To explain his style, the GQ US editor-in-chief talks music.
Will Welch, who has been the editor-in-chief of American GQ for two years and now oversees all international editions of the magazine, built his style around music. From country to Kanye West by way of the Grateful Dead and the Strokes, he tells us about his fashion journey, with all its highs – and occasional lows.
L’ÉTIQUETTE. What are your earliest memories of clothing?
WILL WELCH. My first memories have to do with my dad. Southern men in America are known for their flamboyant streak, which my dad totally had. In the sweltering summers, he’d wear colorful seersucker suits, light fabrics, bow ties and loafers. He had a ton of Ralph Lauren in his closet, of course. His style was classic, but with a certain panache, rather nonchalant. When I was 10, he took me to get my first navy blazer with gold buttons from a tailor at the end of our street. I can still picture this impeccably dressed dude with a mustache, a tape measure around his neck, taking my measurements. The kids of my generation were the last ones to see that kind of thing. Day to day, I wore Levi’s, Abercrombie chinos and Ralph Lauren rugby shirts. I also had a pair of L.L. Bean duck boots, which I’d wear right through the winter. Those were my style staples, which I’d adapt slightly as the occasion warranted. To go to church, I’d put on an Oxford shirt, club tie, Duckhead chinos, and Sebago boat shoes. I remember going hunting with my dad, too. I grew up in the city, in Atlanta, but a lot of people in southern Georgia go hunting on the weekend, so my dad would lend me his hunting vest with all the pockets. And then there were the sneakers. I was born in 1981, so I grew up with Air Jordans, Nike Barkleys, Reebok Pumps. That was the dawn of sneakerhead culture.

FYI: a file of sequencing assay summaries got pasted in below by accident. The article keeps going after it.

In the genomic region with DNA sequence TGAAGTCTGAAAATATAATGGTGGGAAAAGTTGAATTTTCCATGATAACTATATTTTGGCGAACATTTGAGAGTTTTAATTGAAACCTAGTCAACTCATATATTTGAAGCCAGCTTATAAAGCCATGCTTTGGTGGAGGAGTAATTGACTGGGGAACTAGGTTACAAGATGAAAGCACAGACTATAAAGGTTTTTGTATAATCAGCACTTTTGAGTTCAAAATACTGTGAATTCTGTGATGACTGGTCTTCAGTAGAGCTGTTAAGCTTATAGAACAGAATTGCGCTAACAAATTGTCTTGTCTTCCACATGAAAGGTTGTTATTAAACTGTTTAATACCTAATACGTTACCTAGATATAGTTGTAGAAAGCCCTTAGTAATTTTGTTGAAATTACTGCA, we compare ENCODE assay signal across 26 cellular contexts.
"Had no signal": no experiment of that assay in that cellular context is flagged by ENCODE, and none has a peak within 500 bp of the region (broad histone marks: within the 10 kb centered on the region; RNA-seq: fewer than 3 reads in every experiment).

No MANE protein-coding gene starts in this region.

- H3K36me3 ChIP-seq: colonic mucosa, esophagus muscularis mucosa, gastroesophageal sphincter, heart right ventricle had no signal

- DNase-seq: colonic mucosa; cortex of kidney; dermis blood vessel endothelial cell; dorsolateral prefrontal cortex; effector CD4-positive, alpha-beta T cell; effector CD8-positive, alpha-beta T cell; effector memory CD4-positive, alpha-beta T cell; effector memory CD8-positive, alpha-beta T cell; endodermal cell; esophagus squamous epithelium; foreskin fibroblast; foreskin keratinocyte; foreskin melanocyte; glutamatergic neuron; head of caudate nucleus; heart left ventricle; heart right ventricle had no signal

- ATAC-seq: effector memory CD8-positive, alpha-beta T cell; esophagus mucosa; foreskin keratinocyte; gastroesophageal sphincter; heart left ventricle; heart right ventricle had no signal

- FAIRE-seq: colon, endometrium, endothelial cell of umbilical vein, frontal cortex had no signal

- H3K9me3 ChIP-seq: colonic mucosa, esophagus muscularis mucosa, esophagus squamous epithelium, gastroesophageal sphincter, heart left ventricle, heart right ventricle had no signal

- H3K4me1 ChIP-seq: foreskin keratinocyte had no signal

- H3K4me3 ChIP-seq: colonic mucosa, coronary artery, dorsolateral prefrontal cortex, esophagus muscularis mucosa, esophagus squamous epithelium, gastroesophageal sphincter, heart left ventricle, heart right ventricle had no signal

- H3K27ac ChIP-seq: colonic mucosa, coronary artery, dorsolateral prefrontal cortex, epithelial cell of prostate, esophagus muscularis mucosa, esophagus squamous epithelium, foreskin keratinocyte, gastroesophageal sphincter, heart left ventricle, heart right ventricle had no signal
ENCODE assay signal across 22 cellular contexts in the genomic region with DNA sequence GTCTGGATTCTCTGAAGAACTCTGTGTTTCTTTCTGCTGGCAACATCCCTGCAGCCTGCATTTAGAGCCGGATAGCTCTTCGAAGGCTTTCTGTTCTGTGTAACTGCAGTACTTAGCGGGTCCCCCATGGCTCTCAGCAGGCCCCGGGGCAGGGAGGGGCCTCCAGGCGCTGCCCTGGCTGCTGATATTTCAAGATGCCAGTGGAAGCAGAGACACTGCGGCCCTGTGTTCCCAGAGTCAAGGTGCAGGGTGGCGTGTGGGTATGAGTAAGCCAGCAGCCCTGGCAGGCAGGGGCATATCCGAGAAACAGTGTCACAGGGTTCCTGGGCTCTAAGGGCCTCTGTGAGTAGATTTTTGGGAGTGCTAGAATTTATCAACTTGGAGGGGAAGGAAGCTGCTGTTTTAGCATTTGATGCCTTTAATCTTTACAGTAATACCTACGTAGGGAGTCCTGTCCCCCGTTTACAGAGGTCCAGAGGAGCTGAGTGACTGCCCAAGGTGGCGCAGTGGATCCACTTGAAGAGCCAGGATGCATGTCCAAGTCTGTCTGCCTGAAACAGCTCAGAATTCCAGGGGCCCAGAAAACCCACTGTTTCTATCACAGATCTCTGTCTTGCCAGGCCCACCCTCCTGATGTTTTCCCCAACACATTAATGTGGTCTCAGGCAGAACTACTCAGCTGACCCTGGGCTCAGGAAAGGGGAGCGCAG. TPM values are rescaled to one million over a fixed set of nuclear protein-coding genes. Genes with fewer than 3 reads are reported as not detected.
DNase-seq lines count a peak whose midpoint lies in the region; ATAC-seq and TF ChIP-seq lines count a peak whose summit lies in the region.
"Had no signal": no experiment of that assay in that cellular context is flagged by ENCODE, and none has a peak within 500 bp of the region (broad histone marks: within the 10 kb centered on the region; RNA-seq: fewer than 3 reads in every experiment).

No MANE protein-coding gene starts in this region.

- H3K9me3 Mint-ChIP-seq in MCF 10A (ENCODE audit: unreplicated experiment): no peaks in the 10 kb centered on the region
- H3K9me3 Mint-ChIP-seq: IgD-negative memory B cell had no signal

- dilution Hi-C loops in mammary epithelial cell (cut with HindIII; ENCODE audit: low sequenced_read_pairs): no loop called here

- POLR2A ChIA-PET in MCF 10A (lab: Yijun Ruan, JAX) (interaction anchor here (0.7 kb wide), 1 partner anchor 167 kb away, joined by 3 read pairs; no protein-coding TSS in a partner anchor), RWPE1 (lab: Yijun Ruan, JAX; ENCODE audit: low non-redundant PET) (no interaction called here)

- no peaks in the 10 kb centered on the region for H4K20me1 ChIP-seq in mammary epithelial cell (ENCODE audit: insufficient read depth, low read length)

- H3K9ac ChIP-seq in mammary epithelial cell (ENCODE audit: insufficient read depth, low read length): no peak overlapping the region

É. Which ones did you have?
W.W. Jordan Vs. Probably the most interesting thing about me as a teen.
É. When did you get into music?
W.W. Around sixth grade, when I got interested in country music. That really wasn’t the done thing in middle school. I was a fan of Dwight Yoakam, a classic “hillbilly” singer, and Garth Brooks, who was more mainstream. I had a rodeo shirt, a copy of one Brooks often wore. I also bought a pair of white jeans and some cowboy boots. I stopped short of getting a 10-gallon hat [the provenance of the name “10-gallon” for a traditional cowboy hat has inspired plenty of theories, but the most amusing is that it comes from the Spanish “tan galán,” which loosely translates as “so handsome”], but that didn’t stop the other kids from screwing with me. Not that it bothered me. In fact, I think I probably enjoyed it. Must have been my way of asserting myself.
É. How long did your country phase last?
W.W. Until I was 14 and discovered Outkast. That changed everything for me. They were from Atlanta and were rapping about the streets where I grew up, about the bus line I was riding every day. Before Outkast, hip-hop was either from New York or L.A. and then – bam! – there were these rappers talking about my world. Also, Big Boi and André 3000 had incredible style. I interviewed them once, and they told me how they’d dress preppy to go to Tri-Cities High School in a working-class neighborhood. André told me this crazy story about how he’d take a tennis racket to class as an accessory! I didn’t try to dress like them, thank God, but they had a massive influence on my style, on the way I wore my jeans and the Atlanta Braves baseball cap I had. People could tell I listened to hip-hop and that I was a kid from Atlanta.
É. Which you eventually left for New York…
W.W. In 1999, when I was 18, I moved to New York to go to Columbia University. Honestly, that was an awful period for fashion in America. Well, at least my style was bad. Basically, my wardrobe consisted of baggy jeans, a T-shirt and some characterless secondhand clothes from Value Village, a thrift store in Atlanta. Luckily, I got swept up in a new wave of music, the post-punk revival with bands like The